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Unlike most capital cities in Europe, Pristina is home to the odd wandering cow, grazing on the meagre roadside pasture.
From my old flat in Sunny Hill I could sometimes hear the fulsome moo of a contented calf. But I’d never heard of Kosovo’s “Sacred Cow” until this week. Apparently, it is the media.
Journalists have been particularly introspective recently. There’s been plenty of poring over two clauses in the new criminal code which have been widely condemned and now returned to parliament.
These clauses threatened journalists’ ability to protect their sources and could have put reporters, as well as their publishers, at risk of criminal prosecution for an unspecified offence.
We have also had libel cases, protests, and in the middle of all this World Free Press day.
To mark May 3, Freedom House, the international NGO, released its yearly report, claiming that the situation for the media in Kosovo had improved.
“Kosovo,” the report stated, “had benefited from a continuing trend of fewer attacks on journalists and greater ownership transparency”.
The first may be true – but it’s worth remembering that you don’t need to beat up a journalist, or threaten to do so, to stop the truth being published.
Media outlets remain vulnerable to the spending power of big business and the government. At Prishtina Insight and Gazeta Jeta ne Kosove, we have on a number of occasions been offered advertising in exchange for dropping damaging stories.
Luckily, we have been able to turn down this kind of offer because we survive not on advertising but on donor money from philanthropic funds and charitable states. I fear, although I have no proof of this, that some in the commercial sector would find it much more difficult to refuse much needed advertising money.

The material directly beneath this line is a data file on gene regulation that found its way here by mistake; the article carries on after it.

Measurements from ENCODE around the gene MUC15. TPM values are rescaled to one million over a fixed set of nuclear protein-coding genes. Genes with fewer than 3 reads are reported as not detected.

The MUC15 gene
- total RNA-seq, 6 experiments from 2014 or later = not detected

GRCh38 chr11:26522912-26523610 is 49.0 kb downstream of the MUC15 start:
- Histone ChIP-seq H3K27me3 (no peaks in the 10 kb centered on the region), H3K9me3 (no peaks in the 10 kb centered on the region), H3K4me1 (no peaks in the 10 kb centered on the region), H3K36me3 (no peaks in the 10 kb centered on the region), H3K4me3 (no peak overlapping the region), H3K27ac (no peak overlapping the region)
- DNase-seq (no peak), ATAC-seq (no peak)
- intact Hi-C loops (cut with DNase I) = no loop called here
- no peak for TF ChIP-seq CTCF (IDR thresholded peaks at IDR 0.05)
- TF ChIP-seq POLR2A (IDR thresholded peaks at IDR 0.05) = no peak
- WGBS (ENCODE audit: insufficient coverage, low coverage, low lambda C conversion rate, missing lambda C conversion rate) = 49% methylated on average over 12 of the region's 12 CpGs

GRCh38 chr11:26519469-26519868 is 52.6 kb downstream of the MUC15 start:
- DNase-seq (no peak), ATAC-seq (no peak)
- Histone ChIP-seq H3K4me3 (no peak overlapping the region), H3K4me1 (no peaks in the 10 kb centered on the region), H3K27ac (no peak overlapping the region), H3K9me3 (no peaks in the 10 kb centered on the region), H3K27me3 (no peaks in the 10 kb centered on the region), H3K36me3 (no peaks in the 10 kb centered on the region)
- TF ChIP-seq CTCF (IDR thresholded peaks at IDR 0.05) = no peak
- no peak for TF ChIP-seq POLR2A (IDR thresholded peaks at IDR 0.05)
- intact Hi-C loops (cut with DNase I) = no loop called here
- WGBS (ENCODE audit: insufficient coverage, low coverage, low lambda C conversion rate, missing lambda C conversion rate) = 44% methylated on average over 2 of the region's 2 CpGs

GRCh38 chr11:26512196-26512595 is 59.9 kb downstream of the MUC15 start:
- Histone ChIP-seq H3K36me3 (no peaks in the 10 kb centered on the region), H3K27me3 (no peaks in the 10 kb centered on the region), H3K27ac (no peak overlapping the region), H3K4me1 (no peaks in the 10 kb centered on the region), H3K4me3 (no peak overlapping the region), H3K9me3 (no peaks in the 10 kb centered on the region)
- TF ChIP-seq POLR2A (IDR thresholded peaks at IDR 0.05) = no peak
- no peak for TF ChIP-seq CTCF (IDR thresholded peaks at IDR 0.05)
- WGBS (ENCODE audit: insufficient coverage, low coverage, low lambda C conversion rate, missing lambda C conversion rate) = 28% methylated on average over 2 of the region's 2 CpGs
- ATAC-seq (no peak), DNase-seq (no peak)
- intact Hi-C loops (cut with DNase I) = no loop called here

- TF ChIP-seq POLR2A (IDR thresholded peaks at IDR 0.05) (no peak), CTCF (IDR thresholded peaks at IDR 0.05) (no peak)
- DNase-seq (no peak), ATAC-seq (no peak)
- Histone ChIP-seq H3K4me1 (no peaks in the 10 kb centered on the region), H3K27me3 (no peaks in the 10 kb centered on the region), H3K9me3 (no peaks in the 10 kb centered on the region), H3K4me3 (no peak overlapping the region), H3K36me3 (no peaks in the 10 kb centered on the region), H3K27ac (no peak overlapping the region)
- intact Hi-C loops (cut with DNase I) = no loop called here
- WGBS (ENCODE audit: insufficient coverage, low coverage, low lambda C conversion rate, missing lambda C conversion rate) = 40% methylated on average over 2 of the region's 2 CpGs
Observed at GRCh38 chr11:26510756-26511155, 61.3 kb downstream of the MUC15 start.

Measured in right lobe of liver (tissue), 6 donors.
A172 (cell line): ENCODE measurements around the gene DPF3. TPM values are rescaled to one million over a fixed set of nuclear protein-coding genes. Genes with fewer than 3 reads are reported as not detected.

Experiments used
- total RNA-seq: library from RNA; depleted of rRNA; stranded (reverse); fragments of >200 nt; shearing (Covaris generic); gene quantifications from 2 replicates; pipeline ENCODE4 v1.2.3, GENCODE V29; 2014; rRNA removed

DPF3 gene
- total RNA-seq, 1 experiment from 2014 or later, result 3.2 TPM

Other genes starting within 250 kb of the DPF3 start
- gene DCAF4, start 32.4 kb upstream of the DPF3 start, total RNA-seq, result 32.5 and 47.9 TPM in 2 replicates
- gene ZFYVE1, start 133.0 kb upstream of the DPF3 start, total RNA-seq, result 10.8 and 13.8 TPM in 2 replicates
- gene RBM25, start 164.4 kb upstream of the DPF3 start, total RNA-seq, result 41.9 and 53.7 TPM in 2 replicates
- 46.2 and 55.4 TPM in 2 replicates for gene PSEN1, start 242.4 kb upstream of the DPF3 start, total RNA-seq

Forgo the moral high ground to meet commercial imperatives only once and you will be unable to return to that lofty plain.
Secondly, litigation can also force ‘troublesome’ journalists and their newspapers into line. Media outlets facing a barrage of court suits and hefty payouts tend to lose some of their cut and thrust.
I am completely baffled by Freedom House’s second point, as there has been no change in “ownership transparency” as far as I can see.
On the plus side, EULEX confirmed on World Press Day that it was going ahead with the trial against Skenderaj Mayor Sami Lusktaku, and members of Infopress, who carried out a 10-day campaign of intimidation and threats against BIRN Kosovo, and in particular Jeta Xharra. This is an important marker that the press and politicians have responsibilities as well as powers when publishing and making statements.
Then President Atifete Jahjaga returned the new criminal code to parliament because of the controversial anti-media clauses.
So the picture is mixed.
On Thursday, PDK MP Berat Buzhala gave an indication of what lies ahead. The former Express editor, who now appears to be an arch-opponent of the press, spoke in parliament to attack the President’s return of the criminal code, while pointing out that the media is no “sacred cow”.
Many rightly fear that those in power do not just want to remove the media’s supposed status of “sacred cow”, but want to squeeze the life out of it. They’d rather see it hanging from the butcher’s hook than impeding politicians as they whiz around Prishtina in blacked-out cars.
The opponents of a free press wrongly hope that Article 37 - making journalists, editors, publishers and producers liable for unspecified criminal offences – would allow them to pursue criminal actions for defamation, even though this is now a civil offence.
And as the OSCE, and others, have pointed out: “Article 37 singles out media and journalists from all other persons or legal entities who might potentially commit a criminal offence by disseminating certain types of information.”
Far from being put in a pampered and protected position, the media under Article 37 becomes a specific target for criminal action – the sacred cow has strayed into the slaughterhouse.
In these testing times, the media must ensure that it does not see itself as above the law, or start believing that it is immune from questions or criticisms.
We have a duty not only to protest for our rights, but also to show that we meeting our responsibilities to report fairly, and without fear and favour.
We should strive to be beyond reproach while understanding that earthly beings – be it human or bovine - inevitably err. By attempting to be as sacred as we can, we help save ourselves from the slaughterhouse.
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